@David Plscopo I agree with the author regarding the Fundamentals, supply and demand will always rule any market or trade. I do completely agree with your view on work from home. Many companies will need to adapt work from home policies and good will come from it, reduced pollution, traffic, family logistics to name a few.
Maybe 200 trillion dollars or more of wealth will be wiped out in North America and the debts will remain. Canadian housing bubble will make the us housing meltdown look like Alice in wonderland. Start running!!!!
Really…like to see you come back after couple of months and tell us what you think. Covid has changed the game for all. Already a million lost their jobs and more will lose in coming weeks and months. Recession will set in and that will drive the housing market down. Will not be surprised if the correction could be as much as 20%
I have worked as a property manager of foreclosed residential and commercial real estate for over 20 years. The past couple of years the foreclosure rate has been at an all-time low since it was easy to sell off if an individual or company ran into financial difficulties. If, (or should I say when) this pandemic stretches out into months instead of weeks real estate sales will continue to drop and the banks will start taking action on defaults resulting in increased listings and lower prices. The exception may be in smaller outlaying communities as people from larger urban centres begin an Exodus. The global, national, and provincial economies have come to a screeching halt and I am not among those who think it will recover as quickly as it tanked.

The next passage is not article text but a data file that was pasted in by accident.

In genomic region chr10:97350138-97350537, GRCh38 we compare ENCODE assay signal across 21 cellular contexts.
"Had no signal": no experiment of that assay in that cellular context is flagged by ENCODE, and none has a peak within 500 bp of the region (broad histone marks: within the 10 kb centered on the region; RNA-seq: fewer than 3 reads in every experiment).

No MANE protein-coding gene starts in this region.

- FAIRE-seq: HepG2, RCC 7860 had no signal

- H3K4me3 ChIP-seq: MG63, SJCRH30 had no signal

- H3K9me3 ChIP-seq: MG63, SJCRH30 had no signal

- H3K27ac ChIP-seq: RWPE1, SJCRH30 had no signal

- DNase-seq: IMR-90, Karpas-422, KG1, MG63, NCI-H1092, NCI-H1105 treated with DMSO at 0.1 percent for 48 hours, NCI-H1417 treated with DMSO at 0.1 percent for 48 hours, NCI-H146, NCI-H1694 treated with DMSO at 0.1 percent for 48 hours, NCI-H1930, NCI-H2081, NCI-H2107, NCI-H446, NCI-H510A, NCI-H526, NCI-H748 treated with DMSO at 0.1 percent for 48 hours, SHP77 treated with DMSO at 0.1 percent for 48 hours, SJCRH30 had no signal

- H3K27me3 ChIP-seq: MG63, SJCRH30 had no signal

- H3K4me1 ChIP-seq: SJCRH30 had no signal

Optimist: I have faith that my fellow humans will create a cure for this germ , just as they did for polio, tuberculosis and so forth.
Proof is in the pudding ; we always move forward in this life , if not we would still be driving VW Beatles and Chevy Vega’s.
Lets just hope that we learn from this collapse and the majority of society begins to live below their means and within their needs going forward and parents teach their children not just family values and respect for their fellow man but the importance of money and finance : Its a parents responsibility , the buck stops there!!
Heres to the future!! Cheers!!
This depression will also change their so called Fundamentals
Of course the managing editor of Zoocasa is going to voice next to no economic negativity relative to real estate in her article. Let’s all have a moment of silence for the time we spent reading this and the internet data used up in the creation of this joke of an article, that we’ll never get back. (-_-)